Let’s Put Some Myths About Owning a Pool to Rest

There are a lot of preconceived notions about owning your own pool. Let’s take a look at some of the most prevalent myths out there.

I’m not rich! Pools are only for wealthy people who live in mansions!

Well, it’s not free, but owning your own pool isn’t just for the 1%. There are actually many reasonably-priced options for putting a pool in your backyard. You have control over the type of pool, materials, accessories and landscaping you choose, which will all influence the cost of the project. And don’t forget, your pool will help reduce other expenses, such as membership dues to community pools, the cost of vacations away from home and other recreational activities.

But it’s a big investment, I don’t have that kind of money sitting around.

Actually, homeowners can finance a pool with a long-term mortgage, to spread out the cost over time.

What about ongoing costs? Won’t it make my electricity bill go up?

Utility bills vary depending on where you live and who your provider is, but average estimates show that utility bills only increase between $30 and $50 each month with a pool.

I’m busy, I don’t have time to maintain a pool.

Technology makes everything easier and is more cost-effective than ever. With all the tools on the market, you’ll find that maintaining a pool is easier than taking care of your car or lawn! (And it’s not as expensive as you think to hire someone to help you maintain your pool.)

But don’t pools require constant repairs?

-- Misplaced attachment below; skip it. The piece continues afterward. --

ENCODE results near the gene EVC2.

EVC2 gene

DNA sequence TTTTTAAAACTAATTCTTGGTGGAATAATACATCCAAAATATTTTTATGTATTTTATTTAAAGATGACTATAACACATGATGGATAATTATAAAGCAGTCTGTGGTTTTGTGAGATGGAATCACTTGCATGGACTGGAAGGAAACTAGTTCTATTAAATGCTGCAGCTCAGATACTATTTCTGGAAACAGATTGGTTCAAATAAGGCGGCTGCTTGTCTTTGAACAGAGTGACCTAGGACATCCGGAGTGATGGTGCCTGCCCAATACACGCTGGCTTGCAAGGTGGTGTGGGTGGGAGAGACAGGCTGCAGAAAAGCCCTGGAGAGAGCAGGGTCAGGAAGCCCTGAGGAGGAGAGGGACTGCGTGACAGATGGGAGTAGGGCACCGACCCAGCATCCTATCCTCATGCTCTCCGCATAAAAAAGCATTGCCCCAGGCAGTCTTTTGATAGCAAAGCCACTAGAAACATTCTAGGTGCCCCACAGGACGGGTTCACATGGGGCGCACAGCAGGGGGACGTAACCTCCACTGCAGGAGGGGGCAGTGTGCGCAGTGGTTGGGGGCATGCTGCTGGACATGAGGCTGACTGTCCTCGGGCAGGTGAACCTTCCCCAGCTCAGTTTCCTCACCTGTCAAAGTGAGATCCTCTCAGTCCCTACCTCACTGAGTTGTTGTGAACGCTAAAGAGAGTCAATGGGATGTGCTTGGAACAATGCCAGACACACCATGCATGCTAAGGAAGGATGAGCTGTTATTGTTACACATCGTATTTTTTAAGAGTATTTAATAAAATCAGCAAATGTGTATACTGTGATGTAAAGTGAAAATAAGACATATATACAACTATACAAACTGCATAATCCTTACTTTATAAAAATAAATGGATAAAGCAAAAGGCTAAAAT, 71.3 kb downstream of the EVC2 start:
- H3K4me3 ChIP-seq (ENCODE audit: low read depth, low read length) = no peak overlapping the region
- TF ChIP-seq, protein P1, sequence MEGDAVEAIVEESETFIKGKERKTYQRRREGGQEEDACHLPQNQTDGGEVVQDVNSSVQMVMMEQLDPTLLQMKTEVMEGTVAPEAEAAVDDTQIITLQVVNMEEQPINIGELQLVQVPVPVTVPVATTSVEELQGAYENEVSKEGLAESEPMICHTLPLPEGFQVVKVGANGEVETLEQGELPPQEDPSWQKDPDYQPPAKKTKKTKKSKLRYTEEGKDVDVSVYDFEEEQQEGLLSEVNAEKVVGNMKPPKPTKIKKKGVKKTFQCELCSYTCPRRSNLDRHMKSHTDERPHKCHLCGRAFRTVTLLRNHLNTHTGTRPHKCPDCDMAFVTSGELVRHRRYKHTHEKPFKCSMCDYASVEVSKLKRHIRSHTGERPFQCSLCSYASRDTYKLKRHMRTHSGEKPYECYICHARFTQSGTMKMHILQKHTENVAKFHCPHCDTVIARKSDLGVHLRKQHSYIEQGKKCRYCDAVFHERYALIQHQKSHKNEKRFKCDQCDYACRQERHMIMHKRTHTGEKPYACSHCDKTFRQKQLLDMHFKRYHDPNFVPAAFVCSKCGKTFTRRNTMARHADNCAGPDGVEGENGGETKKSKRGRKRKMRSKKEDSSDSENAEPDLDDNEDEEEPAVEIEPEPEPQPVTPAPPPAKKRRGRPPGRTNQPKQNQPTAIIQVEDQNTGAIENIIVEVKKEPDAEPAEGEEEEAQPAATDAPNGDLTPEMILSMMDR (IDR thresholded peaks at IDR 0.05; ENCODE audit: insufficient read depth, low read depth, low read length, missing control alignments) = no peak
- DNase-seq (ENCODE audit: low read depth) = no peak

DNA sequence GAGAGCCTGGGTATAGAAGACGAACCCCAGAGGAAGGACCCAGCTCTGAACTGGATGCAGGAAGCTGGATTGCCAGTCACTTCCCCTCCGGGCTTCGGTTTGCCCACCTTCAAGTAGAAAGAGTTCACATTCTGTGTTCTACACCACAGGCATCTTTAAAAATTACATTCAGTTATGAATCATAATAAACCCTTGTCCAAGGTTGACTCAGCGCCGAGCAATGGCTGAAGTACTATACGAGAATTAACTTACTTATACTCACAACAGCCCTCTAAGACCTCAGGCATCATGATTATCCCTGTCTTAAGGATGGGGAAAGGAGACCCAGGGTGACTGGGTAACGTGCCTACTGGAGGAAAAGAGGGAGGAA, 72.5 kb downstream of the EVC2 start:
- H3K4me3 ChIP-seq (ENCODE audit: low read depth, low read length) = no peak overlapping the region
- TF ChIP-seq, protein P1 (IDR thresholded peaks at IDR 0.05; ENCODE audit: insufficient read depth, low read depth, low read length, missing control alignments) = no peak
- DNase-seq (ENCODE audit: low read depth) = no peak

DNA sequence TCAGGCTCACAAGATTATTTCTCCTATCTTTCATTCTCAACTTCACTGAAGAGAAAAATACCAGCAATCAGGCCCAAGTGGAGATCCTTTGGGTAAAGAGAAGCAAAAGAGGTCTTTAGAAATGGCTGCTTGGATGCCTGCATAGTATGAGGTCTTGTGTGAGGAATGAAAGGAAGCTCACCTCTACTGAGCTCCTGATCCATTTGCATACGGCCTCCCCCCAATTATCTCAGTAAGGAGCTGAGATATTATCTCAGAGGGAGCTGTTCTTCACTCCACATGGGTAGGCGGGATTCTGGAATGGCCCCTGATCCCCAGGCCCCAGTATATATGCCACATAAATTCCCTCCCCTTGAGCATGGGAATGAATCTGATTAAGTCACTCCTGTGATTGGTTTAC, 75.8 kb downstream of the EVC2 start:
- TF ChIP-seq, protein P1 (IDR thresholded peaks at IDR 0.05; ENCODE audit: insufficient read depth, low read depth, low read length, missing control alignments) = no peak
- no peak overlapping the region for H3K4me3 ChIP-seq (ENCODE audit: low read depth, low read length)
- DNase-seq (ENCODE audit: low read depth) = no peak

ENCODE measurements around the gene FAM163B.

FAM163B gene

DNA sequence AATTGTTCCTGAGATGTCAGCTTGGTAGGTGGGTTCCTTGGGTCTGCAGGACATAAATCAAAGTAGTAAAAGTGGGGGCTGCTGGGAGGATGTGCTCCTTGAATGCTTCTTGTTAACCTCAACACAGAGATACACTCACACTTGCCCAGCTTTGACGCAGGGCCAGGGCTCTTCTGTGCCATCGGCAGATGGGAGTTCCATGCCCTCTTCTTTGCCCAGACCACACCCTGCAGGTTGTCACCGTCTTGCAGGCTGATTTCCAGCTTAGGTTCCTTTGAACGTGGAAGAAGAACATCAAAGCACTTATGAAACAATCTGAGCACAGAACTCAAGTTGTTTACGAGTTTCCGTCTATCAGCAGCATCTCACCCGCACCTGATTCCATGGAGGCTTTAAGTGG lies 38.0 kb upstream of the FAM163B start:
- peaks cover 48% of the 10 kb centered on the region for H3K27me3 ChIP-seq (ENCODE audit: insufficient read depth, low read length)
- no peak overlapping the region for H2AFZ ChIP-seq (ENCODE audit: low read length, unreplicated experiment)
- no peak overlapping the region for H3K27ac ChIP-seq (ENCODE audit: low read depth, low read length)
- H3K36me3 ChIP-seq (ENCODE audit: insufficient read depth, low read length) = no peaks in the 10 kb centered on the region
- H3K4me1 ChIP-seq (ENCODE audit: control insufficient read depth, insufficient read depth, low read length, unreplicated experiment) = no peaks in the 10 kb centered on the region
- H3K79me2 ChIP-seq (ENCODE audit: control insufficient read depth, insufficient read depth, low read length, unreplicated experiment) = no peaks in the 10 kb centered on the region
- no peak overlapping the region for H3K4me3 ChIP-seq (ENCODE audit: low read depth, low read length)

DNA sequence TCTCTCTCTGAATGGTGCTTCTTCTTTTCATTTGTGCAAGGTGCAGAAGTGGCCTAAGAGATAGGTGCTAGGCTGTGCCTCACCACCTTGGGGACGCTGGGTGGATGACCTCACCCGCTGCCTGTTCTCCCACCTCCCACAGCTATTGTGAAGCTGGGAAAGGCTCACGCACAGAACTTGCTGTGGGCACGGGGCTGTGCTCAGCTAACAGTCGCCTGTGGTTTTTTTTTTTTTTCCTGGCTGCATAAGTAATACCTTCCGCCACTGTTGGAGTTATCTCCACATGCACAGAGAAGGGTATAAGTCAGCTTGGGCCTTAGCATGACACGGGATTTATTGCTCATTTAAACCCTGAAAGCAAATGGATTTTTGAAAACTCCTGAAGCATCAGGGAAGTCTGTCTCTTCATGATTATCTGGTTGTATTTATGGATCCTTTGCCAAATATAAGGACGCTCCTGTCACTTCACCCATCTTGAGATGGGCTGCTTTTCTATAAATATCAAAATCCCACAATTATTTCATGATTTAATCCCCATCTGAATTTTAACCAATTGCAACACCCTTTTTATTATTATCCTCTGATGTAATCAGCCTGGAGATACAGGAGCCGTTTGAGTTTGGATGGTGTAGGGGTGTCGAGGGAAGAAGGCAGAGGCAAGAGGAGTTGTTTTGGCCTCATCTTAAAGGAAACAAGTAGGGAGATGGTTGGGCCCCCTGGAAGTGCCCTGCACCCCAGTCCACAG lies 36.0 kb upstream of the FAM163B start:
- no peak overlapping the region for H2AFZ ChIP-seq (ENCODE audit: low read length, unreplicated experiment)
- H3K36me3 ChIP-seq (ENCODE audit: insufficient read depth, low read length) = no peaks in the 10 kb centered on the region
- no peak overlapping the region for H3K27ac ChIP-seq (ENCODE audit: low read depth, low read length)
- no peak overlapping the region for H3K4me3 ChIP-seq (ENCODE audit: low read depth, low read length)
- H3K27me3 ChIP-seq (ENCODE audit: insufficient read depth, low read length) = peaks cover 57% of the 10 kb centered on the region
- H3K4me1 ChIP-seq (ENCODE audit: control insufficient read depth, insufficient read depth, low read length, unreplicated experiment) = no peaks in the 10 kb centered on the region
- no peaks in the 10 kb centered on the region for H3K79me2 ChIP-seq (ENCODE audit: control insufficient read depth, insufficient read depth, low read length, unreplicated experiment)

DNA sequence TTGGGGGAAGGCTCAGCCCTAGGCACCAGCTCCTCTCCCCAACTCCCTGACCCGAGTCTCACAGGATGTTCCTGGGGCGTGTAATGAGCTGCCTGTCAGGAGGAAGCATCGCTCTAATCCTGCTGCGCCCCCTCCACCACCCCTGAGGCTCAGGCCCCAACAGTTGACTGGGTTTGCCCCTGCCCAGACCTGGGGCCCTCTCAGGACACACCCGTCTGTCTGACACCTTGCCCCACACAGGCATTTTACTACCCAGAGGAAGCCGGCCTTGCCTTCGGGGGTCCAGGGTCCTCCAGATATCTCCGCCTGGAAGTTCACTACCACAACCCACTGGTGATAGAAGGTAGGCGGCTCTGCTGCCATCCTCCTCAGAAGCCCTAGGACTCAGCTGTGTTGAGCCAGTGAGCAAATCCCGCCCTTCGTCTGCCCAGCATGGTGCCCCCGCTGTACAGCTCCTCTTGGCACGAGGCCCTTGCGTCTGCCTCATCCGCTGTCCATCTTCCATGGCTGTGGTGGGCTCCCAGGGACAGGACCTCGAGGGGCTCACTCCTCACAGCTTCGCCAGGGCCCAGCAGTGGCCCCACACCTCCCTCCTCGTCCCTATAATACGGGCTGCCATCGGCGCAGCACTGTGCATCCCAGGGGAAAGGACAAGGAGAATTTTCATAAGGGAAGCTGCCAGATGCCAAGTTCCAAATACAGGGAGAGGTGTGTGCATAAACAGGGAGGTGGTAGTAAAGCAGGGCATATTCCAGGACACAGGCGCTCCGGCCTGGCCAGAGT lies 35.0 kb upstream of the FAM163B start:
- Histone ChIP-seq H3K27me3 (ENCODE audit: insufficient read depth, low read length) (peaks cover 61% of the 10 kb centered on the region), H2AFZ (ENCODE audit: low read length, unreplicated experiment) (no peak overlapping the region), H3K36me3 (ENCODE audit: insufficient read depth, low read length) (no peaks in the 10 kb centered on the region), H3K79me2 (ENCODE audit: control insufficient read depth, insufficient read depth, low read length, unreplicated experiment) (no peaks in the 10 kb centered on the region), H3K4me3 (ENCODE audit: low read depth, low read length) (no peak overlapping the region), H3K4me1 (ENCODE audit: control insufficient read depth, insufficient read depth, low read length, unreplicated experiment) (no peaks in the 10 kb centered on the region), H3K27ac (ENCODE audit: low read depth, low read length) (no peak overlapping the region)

You should always research a builder’s work and ask questions about the longevity of the pool you are considering. And proper cleaning and maintenance will prevent the need for unscheduled repairs and refurbishing.

OK, but I heard from this guy I know that pools can actually decrease the resale value of a home.

Not true. Banks and other financial lenders often look favorably upon swimming pool financing, considering it a “home improvement” that will increase both the current and resale value of the home.

What about safety? Don’t a lot of accidents happen in pools?

Attentive adult supervision is always the best way to maintain a safe pool. But putting in fences, pool covers, gates and pool alarms can offer additional layers of protection to enhance safety. And some experts believe that having a pool actually saves untold lives because children learn to swim at a very early age and are less likely to drown in emergency situations later in life.

So, if I decide to put in a pool, will that mean that my yard will be ruined for a year?

It’s always important to get an accurate understanding of the building process, as it will help you develop realistic expectations for the completion of your pool. Many pools are completed in just a few months (and winter is the best time of year to build). Of course, unforeseen factors such as the crazy North Carolina weather or permit delays can affect the building process. A good builder will communicate any changes in the project schedule to you as soon as possible.

But what if I’m swindled by a dishonest pool builder?

Just like with any other home improvement project, you should check a builder’s professional credentials, ask for references and view samples of complete work. Do your due diligence to make sure you contract with a reputable company.

Do you have more questions? Get in touch, and we’ll be happy to help you understand everything about building and owning your own pool.